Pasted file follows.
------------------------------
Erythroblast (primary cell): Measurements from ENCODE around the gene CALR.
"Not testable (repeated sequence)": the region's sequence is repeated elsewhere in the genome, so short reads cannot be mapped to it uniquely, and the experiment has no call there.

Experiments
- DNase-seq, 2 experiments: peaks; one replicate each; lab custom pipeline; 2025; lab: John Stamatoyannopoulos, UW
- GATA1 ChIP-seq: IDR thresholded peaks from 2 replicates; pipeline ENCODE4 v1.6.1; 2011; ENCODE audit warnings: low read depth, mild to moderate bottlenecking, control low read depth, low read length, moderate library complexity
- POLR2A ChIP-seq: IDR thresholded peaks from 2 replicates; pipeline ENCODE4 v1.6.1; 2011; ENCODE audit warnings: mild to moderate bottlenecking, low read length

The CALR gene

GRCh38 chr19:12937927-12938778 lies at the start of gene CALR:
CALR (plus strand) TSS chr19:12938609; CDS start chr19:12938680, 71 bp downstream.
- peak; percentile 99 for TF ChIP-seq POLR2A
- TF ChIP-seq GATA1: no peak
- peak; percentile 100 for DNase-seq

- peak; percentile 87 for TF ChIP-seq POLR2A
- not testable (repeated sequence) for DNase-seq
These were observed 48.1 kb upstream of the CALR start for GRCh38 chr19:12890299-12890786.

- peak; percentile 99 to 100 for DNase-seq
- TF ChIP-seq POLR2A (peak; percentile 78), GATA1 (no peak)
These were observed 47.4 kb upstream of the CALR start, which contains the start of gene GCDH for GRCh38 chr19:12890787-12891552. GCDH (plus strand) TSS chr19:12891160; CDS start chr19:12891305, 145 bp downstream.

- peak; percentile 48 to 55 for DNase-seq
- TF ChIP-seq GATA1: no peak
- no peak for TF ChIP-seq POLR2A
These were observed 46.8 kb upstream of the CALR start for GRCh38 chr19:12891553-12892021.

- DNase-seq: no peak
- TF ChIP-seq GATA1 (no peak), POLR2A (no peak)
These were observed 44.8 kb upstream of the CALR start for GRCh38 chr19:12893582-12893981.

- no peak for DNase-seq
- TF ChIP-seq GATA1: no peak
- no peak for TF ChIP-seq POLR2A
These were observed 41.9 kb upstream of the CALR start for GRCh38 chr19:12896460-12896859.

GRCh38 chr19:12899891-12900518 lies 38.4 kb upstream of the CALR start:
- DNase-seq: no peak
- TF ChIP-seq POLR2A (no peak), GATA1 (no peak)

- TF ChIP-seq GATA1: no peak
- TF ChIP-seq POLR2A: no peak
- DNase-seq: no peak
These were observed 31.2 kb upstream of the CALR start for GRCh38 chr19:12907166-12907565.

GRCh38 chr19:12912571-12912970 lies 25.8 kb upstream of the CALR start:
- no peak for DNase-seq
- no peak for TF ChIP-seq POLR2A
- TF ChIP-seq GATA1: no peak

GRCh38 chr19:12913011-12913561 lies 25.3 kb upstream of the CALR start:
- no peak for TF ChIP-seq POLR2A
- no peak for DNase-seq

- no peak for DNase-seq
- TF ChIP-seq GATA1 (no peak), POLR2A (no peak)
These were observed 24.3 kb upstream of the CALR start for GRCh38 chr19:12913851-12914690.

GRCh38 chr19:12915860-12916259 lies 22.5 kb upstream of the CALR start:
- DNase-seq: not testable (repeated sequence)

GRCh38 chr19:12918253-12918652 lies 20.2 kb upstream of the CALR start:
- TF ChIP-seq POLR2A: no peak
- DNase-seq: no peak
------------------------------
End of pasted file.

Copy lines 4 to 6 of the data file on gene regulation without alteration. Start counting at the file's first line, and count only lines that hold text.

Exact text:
- DNase-seq, 2 experiments: peaks; one replicate each; lab custom pipeline; 2025; lab: John Stamatoyannopoulos, UW
- GATA1 ChIP-seq: IDR thresholded peaks from 2 replicates; pipeline ENCODE4 v1.6.1; 2011; ENCODE audit warnings: low read depth, mild to moderate bottlenecking, control low read depth, low read length, moderate library complexity
- POLR2A ChIP-seq: IDR thresholded peaks from 2 replicates; pipeline ENCODE4 v1.6.1; 2011; ENCODE audit warnings: mild to moderate bottlenecking, low read length